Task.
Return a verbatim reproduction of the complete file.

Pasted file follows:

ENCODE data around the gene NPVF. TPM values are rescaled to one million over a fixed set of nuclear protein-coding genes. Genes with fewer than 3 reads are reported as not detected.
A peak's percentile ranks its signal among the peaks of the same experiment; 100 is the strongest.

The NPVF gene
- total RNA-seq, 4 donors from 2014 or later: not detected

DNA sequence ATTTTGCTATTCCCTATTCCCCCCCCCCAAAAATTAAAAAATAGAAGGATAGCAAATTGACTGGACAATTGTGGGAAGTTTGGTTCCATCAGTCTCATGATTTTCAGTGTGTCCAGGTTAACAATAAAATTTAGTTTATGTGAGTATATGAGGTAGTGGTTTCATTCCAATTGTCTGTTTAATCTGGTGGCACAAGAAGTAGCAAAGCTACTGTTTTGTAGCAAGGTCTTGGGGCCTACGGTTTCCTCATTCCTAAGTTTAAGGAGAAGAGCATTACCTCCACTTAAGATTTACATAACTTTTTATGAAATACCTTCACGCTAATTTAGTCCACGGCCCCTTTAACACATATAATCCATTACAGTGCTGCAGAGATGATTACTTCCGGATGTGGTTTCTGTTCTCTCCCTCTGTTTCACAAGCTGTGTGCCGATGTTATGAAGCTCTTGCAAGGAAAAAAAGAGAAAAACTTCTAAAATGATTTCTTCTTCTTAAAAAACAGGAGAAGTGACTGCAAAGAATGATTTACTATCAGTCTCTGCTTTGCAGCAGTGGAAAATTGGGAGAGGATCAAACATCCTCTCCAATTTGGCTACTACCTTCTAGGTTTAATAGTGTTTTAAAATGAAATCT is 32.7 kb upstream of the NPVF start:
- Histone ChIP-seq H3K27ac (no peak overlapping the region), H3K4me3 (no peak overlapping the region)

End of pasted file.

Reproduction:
ENCODE data around the gene NPVF. TPM values are rescaled to one million over a fixed set of nuclear protein-coding genes. Genes with fewer than 3 reads are reported as not detected.
A peak's percentile ranks its signal among the peaks of the same experiment; 100 is the strongest.

The NPVF gene
- total RNA-seq, 4 donors from 2014 or later: not detected

DNA sequence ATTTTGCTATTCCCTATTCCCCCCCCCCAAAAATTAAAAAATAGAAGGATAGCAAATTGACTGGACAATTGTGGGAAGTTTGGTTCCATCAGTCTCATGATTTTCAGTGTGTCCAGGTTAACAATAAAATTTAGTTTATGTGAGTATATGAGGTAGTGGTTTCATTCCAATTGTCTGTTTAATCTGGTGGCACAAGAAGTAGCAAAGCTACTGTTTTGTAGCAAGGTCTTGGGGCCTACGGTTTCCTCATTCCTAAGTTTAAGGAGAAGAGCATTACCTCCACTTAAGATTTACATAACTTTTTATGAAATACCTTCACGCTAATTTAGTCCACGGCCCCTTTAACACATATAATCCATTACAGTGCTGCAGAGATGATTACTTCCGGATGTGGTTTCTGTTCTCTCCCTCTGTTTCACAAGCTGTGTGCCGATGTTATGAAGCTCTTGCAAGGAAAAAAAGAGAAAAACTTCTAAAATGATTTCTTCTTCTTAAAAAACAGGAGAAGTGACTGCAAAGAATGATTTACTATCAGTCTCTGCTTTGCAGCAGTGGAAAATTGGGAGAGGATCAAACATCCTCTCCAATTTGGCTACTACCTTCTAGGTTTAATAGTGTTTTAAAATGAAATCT is 32.7 kb upstream of the NPVF start:
- Histone ChIP-seq H3K27ac (no peak overlapping the region), H3K4me3 (no peak overlapping the region)